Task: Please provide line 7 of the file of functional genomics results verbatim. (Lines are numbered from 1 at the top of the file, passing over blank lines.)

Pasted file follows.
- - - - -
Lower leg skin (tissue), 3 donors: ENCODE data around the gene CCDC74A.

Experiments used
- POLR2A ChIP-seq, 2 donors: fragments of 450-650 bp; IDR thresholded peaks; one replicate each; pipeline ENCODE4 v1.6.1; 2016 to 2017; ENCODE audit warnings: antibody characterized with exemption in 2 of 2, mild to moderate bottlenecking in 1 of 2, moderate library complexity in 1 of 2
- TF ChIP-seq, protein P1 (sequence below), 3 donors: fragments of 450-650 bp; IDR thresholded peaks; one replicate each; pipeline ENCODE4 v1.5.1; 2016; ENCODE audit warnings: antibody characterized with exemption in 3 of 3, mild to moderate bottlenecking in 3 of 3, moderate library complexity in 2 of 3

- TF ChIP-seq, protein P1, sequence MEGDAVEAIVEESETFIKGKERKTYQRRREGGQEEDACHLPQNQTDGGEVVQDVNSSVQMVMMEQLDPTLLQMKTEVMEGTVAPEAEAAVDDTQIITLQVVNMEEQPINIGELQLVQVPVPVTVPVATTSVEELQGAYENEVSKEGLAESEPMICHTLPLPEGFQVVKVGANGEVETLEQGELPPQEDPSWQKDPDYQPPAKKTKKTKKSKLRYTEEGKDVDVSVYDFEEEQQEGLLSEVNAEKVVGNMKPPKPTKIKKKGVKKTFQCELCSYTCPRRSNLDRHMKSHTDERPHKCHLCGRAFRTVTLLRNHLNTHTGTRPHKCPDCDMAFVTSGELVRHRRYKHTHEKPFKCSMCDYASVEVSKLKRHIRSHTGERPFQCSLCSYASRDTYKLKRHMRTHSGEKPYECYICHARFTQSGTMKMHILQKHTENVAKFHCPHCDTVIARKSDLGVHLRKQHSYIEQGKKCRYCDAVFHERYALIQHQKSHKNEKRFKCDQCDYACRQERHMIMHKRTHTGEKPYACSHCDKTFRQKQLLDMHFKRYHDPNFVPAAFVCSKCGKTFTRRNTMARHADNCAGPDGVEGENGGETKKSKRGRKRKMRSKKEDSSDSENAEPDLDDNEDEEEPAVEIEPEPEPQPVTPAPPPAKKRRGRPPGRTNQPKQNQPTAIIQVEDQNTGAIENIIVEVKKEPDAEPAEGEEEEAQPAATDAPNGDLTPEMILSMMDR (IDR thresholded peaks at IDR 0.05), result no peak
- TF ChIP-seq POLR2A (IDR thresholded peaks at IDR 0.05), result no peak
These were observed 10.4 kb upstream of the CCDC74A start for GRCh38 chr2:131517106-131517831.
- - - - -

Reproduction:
These were observed 10.4 kb upstream of the CCDC74A start for GRCh38 chr2:131517106-131517831.